How Long Does It Take To Detox From Alcohol?

The length of alcohol detox varies depending on a number of factors. Alcohol withdrawal symptoms can also vary a lot in intensity. Alcohol addiction treatment is needed once alcohol use gets out of hand.

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Dr. Manish Mishra, MBBS

Medically Reviewed By: Manish Mishra, MBBS


How Long Does It Take To Detox From Alcohol?

Usually, alcohol detox takes about one week after the last drink. Sometimes, detox will last for longer. Cravings for alcohol may last for months.

Many factors influence how long withdrawal symptoms will last after alcohol abuse. Usually, the more severe someone’s alcohol dependence and health issues are, the longer detox will take.

The Alcohol Detox Timeline

It is important to remember that alcohol detox does not follow one timeline for everyone.

With that in mind, the following stages outline a typical detox schedule after alcohol abuse:

  • Stage 1: Within 12 hours after they stop drinking, people usually feel the first symptoms of withdrawal. These may include nausea, insomnia, anxiety, and stomach pain.
  • Stage 2: Between 24 to 72 hours after the last drink, more serious symptoms, including high blood pressure and heart rate, confusion, and high body temperature, may occur.
  • Stage 3: Beginning two to four days after the last drink, severe symptoms like fever, hallucinations, agitation, and seizures could occur. If delirium tremens (DTs) occurs, it usually starts in this phase.
  • Stage 4: Symptoms usually ease within five to seven days.

The detox process and length of detox phases will not be the same for everyone. Symptoms of alcohol withdrawal can range from very mild to severe and life-threatening.

They can last anywhere from a couple of days to weeks, or even months.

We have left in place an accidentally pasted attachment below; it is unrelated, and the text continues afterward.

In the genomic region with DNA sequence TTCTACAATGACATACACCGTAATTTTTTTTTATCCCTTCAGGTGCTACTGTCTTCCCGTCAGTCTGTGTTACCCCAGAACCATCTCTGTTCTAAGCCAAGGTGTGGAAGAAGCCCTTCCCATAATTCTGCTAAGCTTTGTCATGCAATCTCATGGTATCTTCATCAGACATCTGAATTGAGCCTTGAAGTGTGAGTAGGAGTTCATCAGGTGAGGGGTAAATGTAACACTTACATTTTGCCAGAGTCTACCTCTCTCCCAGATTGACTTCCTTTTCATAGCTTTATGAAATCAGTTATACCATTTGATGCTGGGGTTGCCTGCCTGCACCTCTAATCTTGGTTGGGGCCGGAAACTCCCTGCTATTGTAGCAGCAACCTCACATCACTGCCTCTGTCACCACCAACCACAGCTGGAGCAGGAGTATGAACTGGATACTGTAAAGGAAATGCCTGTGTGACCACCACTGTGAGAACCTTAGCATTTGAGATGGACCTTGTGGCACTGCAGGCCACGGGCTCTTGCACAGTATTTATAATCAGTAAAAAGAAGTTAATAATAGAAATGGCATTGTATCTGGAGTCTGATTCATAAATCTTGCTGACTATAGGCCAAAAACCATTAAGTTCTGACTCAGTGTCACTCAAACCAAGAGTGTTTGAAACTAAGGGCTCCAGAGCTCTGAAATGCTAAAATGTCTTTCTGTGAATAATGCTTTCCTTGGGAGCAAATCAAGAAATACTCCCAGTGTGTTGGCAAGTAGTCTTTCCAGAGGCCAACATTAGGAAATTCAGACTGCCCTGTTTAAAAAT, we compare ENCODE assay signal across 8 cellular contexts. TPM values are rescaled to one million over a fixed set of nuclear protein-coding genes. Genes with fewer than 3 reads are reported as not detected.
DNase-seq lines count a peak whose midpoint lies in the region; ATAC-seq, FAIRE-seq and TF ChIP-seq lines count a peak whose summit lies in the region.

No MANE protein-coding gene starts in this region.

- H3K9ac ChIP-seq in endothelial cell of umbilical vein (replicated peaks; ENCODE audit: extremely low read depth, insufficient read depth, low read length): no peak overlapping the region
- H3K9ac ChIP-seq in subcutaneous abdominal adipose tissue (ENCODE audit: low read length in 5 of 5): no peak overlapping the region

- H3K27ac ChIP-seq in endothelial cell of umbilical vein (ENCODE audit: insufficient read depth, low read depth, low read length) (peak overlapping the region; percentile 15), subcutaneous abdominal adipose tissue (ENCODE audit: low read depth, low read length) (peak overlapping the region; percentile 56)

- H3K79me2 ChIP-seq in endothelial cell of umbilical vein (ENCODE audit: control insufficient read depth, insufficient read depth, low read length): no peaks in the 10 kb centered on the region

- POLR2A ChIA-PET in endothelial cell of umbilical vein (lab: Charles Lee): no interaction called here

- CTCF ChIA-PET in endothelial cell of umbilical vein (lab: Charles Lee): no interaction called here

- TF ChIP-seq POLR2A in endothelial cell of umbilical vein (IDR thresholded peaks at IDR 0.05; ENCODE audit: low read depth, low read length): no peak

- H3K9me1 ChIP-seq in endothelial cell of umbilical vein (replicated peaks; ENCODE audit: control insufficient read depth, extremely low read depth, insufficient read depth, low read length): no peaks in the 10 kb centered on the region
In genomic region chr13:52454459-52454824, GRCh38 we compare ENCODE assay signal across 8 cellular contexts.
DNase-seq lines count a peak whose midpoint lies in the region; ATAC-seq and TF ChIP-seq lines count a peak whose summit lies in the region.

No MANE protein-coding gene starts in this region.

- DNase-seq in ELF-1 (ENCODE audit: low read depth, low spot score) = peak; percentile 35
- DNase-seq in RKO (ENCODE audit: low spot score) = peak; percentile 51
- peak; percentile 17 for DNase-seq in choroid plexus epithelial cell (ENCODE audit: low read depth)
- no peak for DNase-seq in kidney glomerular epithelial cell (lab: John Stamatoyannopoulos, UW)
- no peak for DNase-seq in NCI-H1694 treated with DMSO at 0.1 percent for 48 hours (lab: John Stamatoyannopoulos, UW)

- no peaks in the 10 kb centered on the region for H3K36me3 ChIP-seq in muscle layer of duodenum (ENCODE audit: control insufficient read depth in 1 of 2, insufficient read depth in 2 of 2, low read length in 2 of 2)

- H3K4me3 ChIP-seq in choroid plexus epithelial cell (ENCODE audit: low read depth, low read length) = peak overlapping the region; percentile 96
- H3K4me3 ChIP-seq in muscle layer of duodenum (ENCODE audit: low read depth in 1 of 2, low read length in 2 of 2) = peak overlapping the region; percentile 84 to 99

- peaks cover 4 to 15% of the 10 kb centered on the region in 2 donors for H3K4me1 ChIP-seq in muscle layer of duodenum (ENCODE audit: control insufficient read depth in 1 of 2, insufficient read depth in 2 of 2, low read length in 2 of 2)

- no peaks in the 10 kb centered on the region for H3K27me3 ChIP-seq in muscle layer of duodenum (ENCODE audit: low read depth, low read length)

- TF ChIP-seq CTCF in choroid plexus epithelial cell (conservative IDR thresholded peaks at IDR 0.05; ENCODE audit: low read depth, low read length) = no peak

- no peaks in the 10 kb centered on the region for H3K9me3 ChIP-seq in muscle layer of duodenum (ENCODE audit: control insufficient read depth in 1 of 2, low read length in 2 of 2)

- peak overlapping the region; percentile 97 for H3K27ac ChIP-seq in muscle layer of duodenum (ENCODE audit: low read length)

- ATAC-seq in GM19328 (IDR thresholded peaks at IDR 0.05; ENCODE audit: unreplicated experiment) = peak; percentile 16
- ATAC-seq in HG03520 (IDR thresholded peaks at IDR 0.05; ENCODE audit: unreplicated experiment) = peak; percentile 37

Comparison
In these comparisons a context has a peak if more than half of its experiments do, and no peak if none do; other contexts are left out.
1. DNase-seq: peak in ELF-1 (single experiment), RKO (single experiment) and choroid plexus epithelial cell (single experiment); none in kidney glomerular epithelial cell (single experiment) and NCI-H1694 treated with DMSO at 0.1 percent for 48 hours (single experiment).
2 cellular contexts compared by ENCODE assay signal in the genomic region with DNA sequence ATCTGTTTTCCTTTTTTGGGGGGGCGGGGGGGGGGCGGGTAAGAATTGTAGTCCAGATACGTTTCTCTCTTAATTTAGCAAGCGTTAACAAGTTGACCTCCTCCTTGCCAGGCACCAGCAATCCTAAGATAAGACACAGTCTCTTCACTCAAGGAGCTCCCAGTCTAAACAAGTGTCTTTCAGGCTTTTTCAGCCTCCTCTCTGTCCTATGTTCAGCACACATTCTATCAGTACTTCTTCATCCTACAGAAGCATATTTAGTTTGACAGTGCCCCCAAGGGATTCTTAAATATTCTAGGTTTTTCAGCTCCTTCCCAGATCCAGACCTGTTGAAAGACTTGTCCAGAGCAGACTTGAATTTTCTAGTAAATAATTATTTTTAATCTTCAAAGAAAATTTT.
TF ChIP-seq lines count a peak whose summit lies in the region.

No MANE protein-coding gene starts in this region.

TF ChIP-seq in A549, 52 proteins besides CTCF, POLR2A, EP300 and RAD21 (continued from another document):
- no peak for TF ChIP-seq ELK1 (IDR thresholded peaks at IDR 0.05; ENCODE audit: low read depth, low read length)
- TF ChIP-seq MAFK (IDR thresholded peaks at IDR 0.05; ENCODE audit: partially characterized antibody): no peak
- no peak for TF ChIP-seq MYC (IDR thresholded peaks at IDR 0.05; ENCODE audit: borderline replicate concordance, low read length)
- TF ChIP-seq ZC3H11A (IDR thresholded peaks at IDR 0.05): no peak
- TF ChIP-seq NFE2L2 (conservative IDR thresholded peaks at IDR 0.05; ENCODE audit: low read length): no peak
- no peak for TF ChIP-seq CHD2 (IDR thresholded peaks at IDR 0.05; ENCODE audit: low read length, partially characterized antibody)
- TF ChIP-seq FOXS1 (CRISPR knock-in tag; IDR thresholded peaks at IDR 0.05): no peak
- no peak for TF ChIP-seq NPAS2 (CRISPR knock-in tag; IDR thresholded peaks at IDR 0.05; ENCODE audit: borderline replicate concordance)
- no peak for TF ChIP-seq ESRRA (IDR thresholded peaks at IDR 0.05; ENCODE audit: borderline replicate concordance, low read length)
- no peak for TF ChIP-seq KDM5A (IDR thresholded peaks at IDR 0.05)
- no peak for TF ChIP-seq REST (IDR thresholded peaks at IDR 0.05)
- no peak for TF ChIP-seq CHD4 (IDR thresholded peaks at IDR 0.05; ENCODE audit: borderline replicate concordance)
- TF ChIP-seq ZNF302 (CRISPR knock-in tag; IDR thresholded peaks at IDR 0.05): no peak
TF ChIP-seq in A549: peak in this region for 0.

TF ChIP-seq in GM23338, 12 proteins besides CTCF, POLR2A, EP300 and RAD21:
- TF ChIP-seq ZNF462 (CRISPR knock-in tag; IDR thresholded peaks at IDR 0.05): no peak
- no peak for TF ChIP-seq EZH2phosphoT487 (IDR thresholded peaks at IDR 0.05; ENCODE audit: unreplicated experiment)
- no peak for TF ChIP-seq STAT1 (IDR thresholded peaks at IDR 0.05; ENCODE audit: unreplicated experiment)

Learn more about the stages of alcohol detox.

Factors That Influence Alcohol Detox Time

Several factors can make detox last varying amounts of time, such as age, weight, and overall health.

Severity Of Drinking Problem

People who have more serious alcohol use disorders tend to have more severe detox symptoms that last for longer. The amount of alcohol someone drinks will affect the length of their detox.

Repeated binge drinking and heavy drinking over a long period of time can make withdrawal worse. Severe withdrawal symptoms usually mean detox will last longer.

Length Of Time Abusing Alcohol

How long someone has been drinking alcohol can affect the length of their detox process. Even moderate alcohol consumption over a long period of time may lead to withdrawal.

People who have been drinking heavily for a long time may experience extended alcohol withdrawal syndrome.

Age, Weight, And Any Health Issues

In general, the younger and healthier a person is, the faster detox will be. People with existing health conditions such as liver problems may have a more severe and drawn-out detox process.

Older people experience a longer detox, on average. The body processes substances more slowly at an older age.

The body also stores alcohol in fat, so people who are overweight may take longer to detox.

Treatment Services Offered During And After Alcohol Detox

Inpatient detox and alcohol rehab is the best option if you or a loved one are struggling with alcohol abuse.

When you visit a treatment center for alcohol detox and rehab, a team of medical professionals will offer advice and medical supervision to make sure you remain safe and comfortable.

Detox may include medical detox with drugs like benzodiazepines and naltrexone which help to manage withdrawal symptoms and alcohol cravings and calm the central nervous system.

In rehab, medical advice continues and mental health interventions are added to reduce the risk of relapse.

Find A Rehab Facility For Alcohol Addiction

Alcohol withdrawal syndrome is uncomfortable at best and can be deadly at worst. Visiting a certified treatment center for alcohol detox and rehab is critical.

Bedrock Recovery Center is the top alcohol and drug addiction treatment center on the east coast.

Call our helpline today to learn more about our programs and start your journey toward a healthier life.

  1. National Institute on Drug Abuse (NIDA)
  2. Substance Abuse and Mental Health Services Administration (SAMHSA)
  3. Substance Abuse and Mental Health Services Administration (SAMHSA)
  4. U.S. National Library of Medicine: MedlinePlus

Written by Bedrock Recovery Center Editorial Team

© 2024 Bedrock Recovery Center | All Rights Reserved

* This page does not provide medical advice.

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